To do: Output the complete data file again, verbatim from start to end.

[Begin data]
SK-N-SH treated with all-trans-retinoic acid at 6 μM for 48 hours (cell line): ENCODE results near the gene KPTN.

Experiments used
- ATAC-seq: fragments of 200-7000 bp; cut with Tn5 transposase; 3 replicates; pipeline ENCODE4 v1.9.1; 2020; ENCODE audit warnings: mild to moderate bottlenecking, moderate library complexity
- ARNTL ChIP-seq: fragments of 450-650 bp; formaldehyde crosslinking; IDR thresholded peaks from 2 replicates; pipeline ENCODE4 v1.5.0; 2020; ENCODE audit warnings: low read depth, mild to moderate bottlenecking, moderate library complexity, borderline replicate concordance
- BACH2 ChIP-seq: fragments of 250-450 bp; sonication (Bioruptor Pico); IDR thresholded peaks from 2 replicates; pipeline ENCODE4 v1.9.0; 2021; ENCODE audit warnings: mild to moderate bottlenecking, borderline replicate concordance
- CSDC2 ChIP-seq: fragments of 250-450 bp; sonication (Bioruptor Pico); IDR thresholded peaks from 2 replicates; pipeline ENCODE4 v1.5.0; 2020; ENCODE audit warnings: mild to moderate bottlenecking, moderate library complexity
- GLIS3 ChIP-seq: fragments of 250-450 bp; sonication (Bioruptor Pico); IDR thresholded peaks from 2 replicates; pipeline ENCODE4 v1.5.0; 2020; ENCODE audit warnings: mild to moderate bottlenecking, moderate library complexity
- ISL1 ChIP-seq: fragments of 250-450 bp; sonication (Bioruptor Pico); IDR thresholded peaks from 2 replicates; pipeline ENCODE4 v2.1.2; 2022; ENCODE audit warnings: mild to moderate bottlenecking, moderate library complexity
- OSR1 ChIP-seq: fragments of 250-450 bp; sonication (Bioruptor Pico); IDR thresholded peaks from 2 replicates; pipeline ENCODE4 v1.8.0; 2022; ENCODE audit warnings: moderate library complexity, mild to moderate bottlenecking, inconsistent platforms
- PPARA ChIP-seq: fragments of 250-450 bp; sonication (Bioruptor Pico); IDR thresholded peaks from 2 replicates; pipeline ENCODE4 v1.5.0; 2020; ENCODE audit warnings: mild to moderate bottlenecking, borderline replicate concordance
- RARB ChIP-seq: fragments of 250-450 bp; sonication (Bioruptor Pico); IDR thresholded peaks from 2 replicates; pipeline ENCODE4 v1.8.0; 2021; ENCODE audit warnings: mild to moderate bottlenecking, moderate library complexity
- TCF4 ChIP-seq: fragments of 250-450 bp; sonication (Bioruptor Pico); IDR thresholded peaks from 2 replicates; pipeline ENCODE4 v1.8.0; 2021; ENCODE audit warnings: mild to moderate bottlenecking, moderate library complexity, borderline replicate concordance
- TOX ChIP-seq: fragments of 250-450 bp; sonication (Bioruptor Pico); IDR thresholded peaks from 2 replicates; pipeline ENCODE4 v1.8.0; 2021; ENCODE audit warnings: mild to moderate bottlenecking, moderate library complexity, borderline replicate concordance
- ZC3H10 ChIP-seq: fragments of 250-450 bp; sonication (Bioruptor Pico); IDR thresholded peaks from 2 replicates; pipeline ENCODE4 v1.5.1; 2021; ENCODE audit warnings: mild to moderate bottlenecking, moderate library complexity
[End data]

SK-N-SH treated with all-trans-retinoic acid at 6 μM for 48 hours (cell line): ENCODE results near the gene KPTN.

Experiments used
- ATAC-seq: fragments of 200-7000 bp; cut with Tn5 transposase; 3 replicates; pipeline ENCODE4 v1.9.1; 2020; ENCODE audit warnings: mild to moderate bottlenecking, moderate library complexity
- ARNTL ChIP-seq: fragments of 450-650 bp; formaldehyde crosslinking; IDR thresholded peaks from 2 replicates; pipeline ENCODE4 v1.5.0; 2020; ENCODE audit warnings: low read depth, mild to moderate bottlenecking, moderate library complexity, borderline replicate concordance
- BACH2 ChIP-seq: fragments of 250-450 bp; sonication (Bioruptor Pico); IDR thresholded peaks from 2 replicates; pipeline ENCODE4 v1.9.0; 2021; ENCODE audit warnings: mild to moderate bottlenecking, borderline replicate concordance
- CSDC2 ChIP-seq: fragments of 250-450 bp; sonication (Bioruptor Pico); IDR thresholded peaks from 2 replicates; pipeline ENCODE4 v1.5.0; 2020; ENCODE audit warnings: mild to moderate bottlenecking, moderate library complexity
- GLIS3 ChIP-seq: fragments of 250-450 bp; sonication (Bioruptor Pico); IDR thresholded peaks from 2 replicates; pipeline ENCODE4 v1.5.0; 2020; ENCODE audit warnings: mild to moderate bottlenecking, moderate library complexity
- ISL1 ChIP-seq: fragments of 250-450 bp; sonication (Bioruptor Pico); IDR thresholded peaks from 2 replicates; pipeline ENCODE4 v2.1.2; 2022; ENCODE audit warnings: mild to moderate bottlenecking, moderate library complexity
- OSR1 ChIP-seq: fragments of 250-450 bp; sonication (Bioruptor Pico); IDR thresholded peaks from 2 replicates; pipeline ENCODE4 v1.8.0; 2022; ENCODE audit warnings: moderate library complexity, mild to moderate bottlenecking, inconsistent platforms
- PPARA ChIP-seq: fragments of 250-450 bp; sonication (Bioruptor Pico); IDR thresholded peaks from 2 replicates; pipeline ENCODE4 v1.5.0; 2020; ENCODE audit warnings: mild to moderate bottlenecking, borderline replicate concordance
- RARB ChIP-seq: fragments of 250-450 bp; sonication (Bioruptor Pico); IDR thresholded peaks from 2 replicates; pipeline ENCODE4 v1.8.0; 2021; ENCODE audit warnings: mild to moderate bottlenecking, moderate library complexity
- TCF4 ChIP-seq: fragments of 250-450 bp; sonication (Bioruptor Pico); IDR thresholded peaks from 2 replicates; pipeline ENCODE4 v1.8.0; 2021; ENCODE audit warnings: mild to moderate bottlenecking, moderate library complexity, borderline replicate concordance
- TOX ChIP-seq: fragments of 250-450 bp; sonication (Bioruptor Pico); IDR thresholded peaks from 2 replicates; pipeline ENCODE4 v1.8.0; 2021; ENCODE audit warnings: mild to moderate bottlenecking, moderate library complexity, borderline replicate concordance
- ZC3H10 ChIP-seq: fragments of 250-450 bp; sonication (Bioruptor Pico); IDR thresholded peaks from 2 replicates; pipeline ENCODE4 v1.5.1; 2021; ENCODE audit warnings: mild to moderate bottlenecking, moderate library complexity